Sometimes, someone makes a comment on a piece you have done which goes deeper than you could have imagined. It triggers a train of though which makes a significant, or even profound impact on how you look at that piece, your own creative process or even the world around you.
One of my favorite art communities is DeviantArt, and one of my favorite people there is Mariana ( @fadeddreamss ). I always enjoy the work she does with BJDs (“ball jointed dolls”), both in her intricate paint work on the bodies and faces, and in her photography as she creates stories and personalities around them. Calling these works a “doll” smacks a little bit like calling the Eiffel Tower a “building”. 😉
I appreciate Mariana not only for her own work, but also for her heart, and the lively, wandering conversations we’ve had about art, both in her work and her reactions to my little “children” here. We were discussing one of her face-ups when I mentioned this WIP image I had recently posted:
Her comment was, “It’s interesting how it feels alive, I feel like you imagined that sculpt in motion, somehow.”
When I asked her to tell me more, she added:
… the motion feeling might be because I kind of visualized her in my head during the movement of leaning forward to her knees, while sliding her hand down her legs, with a calm sigh. I don’t know, that’s just how I felt the sculpt, which is really amazing, because giving movement to a still figure like this is always so hard.
As I read this, I understood that Mariana was seeing past the instant in time I had captured in this piece, to its movement and flow.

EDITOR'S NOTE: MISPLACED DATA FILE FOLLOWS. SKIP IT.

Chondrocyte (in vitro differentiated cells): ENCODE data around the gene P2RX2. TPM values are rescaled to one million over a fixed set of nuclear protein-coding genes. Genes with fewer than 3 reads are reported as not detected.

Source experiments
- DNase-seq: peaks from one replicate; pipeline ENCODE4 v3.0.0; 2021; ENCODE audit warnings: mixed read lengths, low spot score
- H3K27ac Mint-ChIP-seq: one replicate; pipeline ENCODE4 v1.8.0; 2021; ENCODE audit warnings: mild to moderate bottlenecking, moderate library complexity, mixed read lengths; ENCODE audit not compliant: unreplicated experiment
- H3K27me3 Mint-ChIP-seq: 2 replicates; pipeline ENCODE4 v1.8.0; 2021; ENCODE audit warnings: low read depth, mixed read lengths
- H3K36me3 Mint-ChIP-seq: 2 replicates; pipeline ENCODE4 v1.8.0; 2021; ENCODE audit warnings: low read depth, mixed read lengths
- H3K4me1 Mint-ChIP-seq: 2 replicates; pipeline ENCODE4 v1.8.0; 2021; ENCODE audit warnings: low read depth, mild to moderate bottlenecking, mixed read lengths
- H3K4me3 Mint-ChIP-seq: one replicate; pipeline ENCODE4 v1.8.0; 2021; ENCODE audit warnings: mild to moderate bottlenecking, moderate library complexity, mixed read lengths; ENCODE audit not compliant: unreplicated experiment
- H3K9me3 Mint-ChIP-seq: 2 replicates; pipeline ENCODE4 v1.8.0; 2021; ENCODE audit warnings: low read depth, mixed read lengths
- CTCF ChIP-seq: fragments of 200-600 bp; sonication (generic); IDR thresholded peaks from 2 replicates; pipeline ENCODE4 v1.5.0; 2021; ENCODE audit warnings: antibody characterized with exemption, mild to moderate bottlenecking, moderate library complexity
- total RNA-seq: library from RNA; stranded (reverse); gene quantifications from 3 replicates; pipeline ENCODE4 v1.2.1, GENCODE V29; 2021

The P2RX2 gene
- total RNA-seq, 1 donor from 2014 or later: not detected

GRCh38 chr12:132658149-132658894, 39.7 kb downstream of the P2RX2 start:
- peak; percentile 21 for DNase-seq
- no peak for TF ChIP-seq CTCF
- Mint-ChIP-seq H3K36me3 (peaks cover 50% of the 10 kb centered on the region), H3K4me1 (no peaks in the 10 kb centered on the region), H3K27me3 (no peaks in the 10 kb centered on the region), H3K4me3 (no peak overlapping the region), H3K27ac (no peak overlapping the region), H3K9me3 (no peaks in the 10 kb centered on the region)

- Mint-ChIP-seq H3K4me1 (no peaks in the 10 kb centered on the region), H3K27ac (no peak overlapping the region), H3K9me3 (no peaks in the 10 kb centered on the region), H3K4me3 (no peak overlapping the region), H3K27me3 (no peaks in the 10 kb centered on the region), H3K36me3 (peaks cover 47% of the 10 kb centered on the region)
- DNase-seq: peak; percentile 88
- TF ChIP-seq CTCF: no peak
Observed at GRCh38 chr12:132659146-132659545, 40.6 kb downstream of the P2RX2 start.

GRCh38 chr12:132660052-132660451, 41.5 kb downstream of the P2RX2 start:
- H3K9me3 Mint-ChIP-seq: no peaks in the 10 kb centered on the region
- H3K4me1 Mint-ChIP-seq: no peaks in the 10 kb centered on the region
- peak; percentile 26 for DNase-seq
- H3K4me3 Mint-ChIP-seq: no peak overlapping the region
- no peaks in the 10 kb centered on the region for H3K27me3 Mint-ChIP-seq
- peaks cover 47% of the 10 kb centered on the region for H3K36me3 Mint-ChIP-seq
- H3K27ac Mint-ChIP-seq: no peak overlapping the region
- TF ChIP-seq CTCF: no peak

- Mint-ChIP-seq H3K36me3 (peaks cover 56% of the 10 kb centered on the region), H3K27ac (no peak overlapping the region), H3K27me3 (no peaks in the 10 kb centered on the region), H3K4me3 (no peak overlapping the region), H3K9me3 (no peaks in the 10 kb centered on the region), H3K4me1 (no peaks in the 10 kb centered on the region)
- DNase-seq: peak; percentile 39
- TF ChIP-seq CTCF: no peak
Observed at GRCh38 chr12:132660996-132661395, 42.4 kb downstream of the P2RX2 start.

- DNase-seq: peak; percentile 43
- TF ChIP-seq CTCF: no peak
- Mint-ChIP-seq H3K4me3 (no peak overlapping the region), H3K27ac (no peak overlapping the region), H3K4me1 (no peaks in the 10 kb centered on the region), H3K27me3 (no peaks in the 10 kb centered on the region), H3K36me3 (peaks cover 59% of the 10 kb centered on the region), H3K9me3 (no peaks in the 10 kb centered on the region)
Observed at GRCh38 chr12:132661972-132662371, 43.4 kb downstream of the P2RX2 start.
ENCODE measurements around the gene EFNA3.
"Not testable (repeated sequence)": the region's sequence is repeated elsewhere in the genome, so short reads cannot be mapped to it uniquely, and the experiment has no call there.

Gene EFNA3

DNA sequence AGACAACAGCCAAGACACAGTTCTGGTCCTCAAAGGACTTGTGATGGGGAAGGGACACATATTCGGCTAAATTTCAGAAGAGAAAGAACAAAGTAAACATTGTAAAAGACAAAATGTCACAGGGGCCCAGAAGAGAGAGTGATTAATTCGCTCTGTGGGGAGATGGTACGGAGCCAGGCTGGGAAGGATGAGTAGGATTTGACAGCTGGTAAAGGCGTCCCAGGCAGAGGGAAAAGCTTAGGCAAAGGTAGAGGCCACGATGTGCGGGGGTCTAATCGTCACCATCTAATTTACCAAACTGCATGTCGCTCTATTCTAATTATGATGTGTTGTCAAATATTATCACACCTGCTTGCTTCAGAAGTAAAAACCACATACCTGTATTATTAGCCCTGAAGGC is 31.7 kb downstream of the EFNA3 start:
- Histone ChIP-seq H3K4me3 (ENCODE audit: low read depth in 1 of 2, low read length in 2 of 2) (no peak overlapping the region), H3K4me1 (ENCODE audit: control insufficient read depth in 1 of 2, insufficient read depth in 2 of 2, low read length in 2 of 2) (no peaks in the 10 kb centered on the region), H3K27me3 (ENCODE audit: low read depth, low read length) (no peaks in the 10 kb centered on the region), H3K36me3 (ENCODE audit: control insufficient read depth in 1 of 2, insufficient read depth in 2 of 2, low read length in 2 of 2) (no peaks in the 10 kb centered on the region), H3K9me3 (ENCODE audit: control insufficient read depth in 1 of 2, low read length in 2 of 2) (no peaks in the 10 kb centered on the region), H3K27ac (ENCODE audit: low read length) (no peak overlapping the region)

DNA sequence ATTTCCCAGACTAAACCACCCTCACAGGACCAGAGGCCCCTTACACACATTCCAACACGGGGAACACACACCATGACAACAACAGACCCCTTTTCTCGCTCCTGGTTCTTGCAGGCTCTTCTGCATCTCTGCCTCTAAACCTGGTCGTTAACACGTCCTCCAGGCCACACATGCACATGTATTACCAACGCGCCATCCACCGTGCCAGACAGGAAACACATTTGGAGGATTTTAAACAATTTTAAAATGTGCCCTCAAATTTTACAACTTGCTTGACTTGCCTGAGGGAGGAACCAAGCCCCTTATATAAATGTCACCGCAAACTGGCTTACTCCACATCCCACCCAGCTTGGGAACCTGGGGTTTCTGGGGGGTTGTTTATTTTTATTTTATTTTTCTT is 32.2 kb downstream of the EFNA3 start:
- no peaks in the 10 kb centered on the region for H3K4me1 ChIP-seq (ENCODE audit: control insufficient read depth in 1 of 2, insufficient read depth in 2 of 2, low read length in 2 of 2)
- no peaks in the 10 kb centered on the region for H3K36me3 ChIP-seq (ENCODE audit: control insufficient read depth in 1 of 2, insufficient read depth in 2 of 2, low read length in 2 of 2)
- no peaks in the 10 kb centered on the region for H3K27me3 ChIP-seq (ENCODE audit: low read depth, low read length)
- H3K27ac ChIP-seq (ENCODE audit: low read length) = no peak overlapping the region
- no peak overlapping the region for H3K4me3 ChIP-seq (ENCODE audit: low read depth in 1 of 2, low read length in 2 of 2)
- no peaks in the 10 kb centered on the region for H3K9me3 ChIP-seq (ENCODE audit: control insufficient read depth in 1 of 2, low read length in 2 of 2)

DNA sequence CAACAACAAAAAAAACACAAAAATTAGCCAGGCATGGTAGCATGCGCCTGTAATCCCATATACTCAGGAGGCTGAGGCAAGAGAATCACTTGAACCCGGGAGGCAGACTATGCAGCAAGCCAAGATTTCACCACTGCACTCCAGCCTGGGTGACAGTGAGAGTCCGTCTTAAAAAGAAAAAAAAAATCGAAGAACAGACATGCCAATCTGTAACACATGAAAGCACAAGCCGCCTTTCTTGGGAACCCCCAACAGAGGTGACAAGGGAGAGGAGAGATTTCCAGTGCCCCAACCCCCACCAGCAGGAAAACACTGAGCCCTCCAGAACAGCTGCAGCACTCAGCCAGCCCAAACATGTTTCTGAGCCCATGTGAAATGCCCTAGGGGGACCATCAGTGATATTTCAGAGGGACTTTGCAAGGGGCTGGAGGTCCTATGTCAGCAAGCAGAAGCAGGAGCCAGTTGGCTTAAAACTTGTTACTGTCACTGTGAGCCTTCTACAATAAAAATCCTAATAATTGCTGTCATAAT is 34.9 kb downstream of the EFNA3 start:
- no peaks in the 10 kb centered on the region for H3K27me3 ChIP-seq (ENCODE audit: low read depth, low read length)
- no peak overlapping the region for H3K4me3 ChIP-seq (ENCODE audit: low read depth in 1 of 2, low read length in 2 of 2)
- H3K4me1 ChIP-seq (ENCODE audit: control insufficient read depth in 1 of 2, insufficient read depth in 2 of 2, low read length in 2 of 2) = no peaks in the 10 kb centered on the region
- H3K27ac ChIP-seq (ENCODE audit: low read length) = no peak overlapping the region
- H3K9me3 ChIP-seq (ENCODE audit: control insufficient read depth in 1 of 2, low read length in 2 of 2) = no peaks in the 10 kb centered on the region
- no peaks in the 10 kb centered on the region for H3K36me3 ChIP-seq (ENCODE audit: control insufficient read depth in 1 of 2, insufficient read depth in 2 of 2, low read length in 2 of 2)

I have been attracted to the figure in sculpture, not only for the beauty of the human form, but for the stories which figurative sculpture tells. Artists have always used figures in the telling of stories, from ancient myths, to the stories of heroes and history, to Biblical illustrations. People are absorbed by these sculptures and paintings and wall carvings, identifying with them and the things they experience.
As visual artists, we capture an instant — in a painting, a photograph, a sculpture. However, the instant does not exist in isolation. Rather, it exists as a part of a larger context. The power of a sculpture, or any piece of visual art for that matter, is in how it enables the viewer to become a part of that context — to its physical, mental, emotional, spiritual flow.
As I thought more about Mariana’s comment, I realized that this has always been under the surface as a part of my creative process. However, I have to make this a more intentional component of how I work, not only looking at the physical motion of the subject, but the internal journey which the figure is on to take them into this instant in time — the emotion, the thoughts, the friends gained and lost, the burdens of the past, the hope for the future. For, it is the journey that people understand, connect to, draw encouragement from. It is the story that brings the art to life, and it is the life of the art that makes it meaningful.